The Taliban again claimed responsibility and said the clash lasted six hours.
In neighboring Helmand province, a roadside bomb exploded on Monday, killing eight civilians, including women and children. The civilians were driving in Musa Qala district when their car hit the mine, the governor's office said in a statement issued on Tuesday.
According to the United Nations, 579 civilians were killed in the first four months of this year. The Taliban and other anti-government forces caused 79 percent of all civilian casualties and Afghan and foreign forces 9 percent. It was not clear who was responsible for the remaining 12 percent of the casualties.
Elsewhere in Afghanistan, gunmen on Tuesday morning assassinated two individuals employed by the local government in Chaparhar district of Nangarhar province in eastern Afghanistan, said the governor's spokesman, Ahmad Zia Abdulzai. The Taliban routinely target Afghan officials in an attempt to weaken the resolve of a government they say is collaborating with foreign occupiers.
Also on Tuesday, Afghan authorities in Kabul announced that two men have been charged in connection with a suicide bombing that killed 56 worshippers and wounded more than 160 others last year outside a Shiite shrine in Kabul. The massive attack on Dec. 6, which left behind a grisly scene of bodies and blood, was Afghanistan's first major sectarian assault since the fall of the Taliban regime more than a decade ago.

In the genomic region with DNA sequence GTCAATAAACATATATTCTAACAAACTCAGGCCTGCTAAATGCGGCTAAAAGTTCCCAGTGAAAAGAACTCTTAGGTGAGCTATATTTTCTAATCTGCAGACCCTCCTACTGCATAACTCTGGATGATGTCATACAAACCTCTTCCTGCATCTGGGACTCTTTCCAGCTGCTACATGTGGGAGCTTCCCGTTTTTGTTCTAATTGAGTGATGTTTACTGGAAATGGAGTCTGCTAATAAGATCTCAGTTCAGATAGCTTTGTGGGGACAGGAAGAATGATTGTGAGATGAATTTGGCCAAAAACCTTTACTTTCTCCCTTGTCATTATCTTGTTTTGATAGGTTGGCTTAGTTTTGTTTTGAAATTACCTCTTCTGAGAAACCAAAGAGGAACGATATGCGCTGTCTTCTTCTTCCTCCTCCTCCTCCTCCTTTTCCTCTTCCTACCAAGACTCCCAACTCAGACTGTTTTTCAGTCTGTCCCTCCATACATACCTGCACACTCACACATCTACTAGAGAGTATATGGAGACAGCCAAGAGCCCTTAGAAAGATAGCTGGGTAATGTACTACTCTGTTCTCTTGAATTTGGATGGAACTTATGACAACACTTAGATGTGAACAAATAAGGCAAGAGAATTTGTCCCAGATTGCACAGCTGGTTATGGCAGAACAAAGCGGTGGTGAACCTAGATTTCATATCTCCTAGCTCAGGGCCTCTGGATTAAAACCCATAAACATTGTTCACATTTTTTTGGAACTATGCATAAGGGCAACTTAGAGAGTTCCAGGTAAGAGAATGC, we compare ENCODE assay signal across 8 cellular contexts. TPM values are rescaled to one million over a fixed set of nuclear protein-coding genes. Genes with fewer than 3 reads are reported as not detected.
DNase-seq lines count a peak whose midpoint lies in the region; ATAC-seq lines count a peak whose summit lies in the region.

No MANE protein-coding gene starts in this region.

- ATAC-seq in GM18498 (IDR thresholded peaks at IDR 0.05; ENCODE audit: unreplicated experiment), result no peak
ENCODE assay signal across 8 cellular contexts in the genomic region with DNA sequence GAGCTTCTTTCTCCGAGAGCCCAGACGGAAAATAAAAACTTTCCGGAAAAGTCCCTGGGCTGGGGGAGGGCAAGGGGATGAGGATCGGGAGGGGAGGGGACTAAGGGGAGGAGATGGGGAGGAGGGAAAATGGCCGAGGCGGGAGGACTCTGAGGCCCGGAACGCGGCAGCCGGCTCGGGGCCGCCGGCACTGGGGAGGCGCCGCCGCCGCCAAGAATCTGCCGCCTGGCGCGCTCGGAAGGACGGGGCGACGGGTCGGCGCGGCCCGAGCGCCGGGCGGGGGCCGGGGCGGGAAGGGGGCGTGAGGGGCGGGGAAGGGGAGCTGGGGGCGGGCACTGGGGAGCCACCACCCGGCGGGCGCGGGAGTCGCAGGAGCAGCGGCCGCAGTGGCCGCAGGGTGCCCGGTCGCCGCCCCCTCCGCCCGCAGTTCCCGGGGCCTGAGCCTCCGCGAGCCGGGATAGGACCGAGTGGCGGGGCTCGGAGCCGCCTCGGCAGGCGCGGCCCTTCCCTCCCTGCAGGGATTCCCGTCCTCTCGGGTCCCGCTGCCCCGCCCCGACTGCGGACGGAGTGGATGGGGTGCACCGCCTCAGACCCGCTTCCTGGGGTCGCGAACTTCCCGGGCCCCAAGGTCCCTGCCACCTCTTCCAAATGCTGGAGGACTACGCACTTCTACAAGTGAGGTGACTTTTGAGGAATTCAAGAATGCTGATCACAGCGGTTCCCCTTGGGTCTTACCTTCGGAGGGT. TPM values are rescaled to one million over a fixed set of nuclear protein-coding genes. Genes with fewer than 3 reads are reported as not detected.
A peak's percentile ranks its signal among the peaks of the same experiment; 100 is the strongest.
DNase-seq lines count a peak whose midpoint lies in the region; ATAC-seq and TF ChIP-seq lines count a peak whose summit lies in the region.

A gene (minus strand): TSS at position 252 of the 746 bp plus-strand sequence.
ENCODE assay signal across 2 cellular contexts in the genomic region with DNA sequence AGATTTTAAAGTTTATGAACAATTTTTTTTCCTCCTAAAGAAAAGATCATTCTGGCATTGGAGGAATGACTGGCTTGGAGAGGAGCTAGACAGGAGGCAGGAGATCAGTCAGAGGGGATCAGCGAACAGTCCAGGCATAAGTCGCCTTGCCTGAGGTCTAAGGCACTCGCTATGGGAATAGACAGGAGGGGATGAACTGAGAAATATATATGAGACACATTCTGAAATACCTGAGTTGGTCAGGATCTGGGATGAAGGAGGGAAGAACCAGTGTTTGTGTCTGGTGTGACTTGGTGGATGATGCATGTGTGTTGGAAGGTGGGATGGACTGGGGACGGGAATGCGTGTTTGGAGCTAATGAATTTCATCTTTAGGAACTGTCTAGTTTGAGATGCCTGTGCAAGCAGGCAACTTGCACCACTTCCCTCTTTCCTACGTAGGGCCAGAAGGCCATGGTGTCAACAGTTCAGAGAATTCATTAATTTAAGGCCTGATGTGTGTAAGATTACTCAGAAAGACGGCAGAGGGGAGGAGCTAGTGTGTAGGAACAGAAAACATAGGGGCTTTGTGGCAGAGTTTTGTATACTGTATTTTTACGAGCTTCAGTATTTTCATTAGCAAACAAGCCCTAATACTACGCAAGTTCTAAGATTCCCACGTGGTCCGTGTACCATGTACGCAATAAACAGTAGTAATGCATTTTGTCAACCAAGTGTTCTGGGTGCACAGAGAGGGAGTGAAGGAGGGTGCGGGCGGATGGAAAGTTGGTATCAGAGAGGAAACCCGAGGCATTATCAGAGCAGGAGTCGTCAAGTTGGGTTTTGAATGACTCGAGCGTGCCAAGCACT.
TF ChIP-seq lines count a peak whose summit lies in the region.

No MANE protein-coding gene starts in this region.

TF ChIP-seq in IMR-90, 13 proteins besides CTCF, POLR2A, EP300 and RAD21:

Officials with the Afghan intelligence service and Attorney General Mohammed Ishaq Aloko said at a news conference that the two men confessed to transporting the suicide attacker from Peshawar, a city in northwest Pakistan, to the shrine in Kabul.
Lashkar-e-Jhangvi, a Pakistan-based group that has carried out other attacks against Shiite Muslims, claimed responsibility for the bombing.
The attorney general said the bombing was an attempt to create division between Afghan Sunni and Shia Muslims. He alleged that the Pakistani intelligence service was involved in the attack during the period of Ashoura, which marks the death of Imam Hussein, a grandson of the Prophet Muhammad, in 680 A.D.
"Maybe Lashkar-e-Jhangvi was behind it," Aloko said. But he said that regardless of who conducted the attack, it was supported by the intelligence agencies of the neighboring countries. When he was asked which neighboring country, Aloko said: "The attack was planned and organized in Peshawar and executed on the holy day."
Pakistan has repeatedly denied Afghan officials' allegations that it facilitates attacks in Afghanistan.
One of the men, Rahim Gul from Bati Kot district of Nangarhar province, told officials on a taped confession that he transported the suicide bomber because he was poor and badly needed the 10,000 Pakistani rupees (about $106) that the organizers of the plot agreed to pay him. The second man charged, Habibullah, who uses only one name, is from Nangarhar's Surkh Rod district.
"I made a big mistake," Habibullah said on a video disc the intelligence service distributed to reporters.
Associated Press Writers Mirwais Khan in Kandahar and Rahim Faiez and Amir Shah in Kabul contributed to this report.